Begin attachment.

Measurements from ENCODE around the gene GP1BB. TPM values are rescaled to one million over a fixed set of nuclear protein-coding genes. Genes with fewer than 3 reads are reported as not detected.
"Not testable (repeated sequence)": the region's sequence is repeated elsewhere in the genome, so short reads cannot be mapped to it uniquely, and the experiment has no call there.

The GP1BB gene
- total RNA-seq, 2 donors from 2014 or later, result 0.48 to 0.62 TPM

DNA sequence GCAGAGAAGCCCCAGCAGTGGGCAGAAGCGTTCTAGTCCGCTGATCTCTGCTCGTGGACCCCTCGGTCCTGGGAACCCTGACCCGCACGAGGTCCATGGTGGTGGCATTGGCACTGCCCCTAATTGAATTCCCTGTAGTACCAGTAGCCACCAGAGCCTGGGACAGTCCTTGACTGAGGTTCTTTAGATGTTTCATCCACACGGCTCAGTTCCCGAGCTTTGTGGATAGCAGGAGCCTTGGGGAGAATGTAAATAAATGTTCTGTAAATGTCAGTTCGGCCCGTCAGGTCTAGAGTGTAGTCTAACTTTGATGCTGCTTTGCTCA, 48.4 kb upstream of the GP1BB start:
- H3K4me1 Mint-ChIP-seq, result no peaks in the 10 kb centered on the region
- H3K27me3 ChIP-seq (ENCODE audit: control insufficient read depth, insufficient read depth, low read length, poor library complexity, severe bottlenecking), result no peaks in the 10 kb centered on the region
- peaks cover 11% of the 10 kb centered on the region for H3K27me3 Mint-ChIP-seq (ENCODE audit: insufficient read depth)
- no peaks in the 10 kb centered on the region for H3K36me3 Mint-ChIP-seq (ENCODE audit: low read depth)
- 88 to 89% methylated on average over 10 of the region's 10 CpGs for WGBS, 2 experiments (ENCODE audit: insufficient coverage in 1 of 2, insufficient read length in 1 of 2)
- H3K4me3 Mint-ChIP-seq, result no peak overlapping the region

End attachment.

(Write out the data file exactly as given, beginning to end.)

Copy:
Measurements from ENCODE around the gene GP1BB. TPM values are rescaled to one million over a fixed set of nuclear protein-coding genes. Genes with fewer than 3 reads are reported as not detected.
"Not testable (repeated sequence)": the region's sequence is repeated elsewhere in the genome, so short reads cannot be mapped to it uniquely, and the experiment has no call there.

The GP1BB gene
- total RNA-seq, 2 donors from 2014 or later, result 0.48 to 0.62 TPM

DNA sequence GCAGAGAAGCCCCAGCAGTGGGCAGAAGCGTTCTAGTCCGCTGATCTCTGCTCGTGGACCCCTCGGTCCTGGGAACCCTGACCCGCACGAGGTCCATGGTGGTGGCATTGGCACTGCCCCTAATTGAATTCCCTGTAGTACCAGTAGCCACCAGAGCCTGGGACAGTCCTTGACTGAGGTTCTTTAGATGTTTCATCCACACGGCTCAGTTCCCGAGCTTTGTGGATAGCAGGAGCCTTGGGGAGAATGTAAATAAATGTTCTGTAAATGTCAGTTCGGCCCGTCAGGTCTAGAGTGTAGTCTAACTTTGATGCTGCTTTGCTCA, 48.4 kb upstream of the GP1BB start:
- H3K4me1 Mint-ChIP-seq, result no peaks in the 10 kb centered on the region
- H3K27me3 ChIP-seq (ENCODE audit: control insufficient read depth, insufficient read depth, low read length, poor library complexity, severe bottlenecking), result no peaks in the 10 kb centered on the region
- peaks cover 11% of the 10 kb centered on the region for H3K27me3 Mint-ChIP-seq (ENCODE audit: insufficient read depth)
- no peaks in the 10 kb centered on the region for H3K36me3 Mint-ChIP-seq (ENCODE audit: low read depth)
- 88 to 89% methylated on average over 10 of the region's 10 CpGs for WGBS, 2 experiments (ENCODE audit: insufficient coverage in 1 of 2, insufficient read length in 1 of 2)
- H3K4me3 Mint-ChIP-seq, result no peak overlapping the region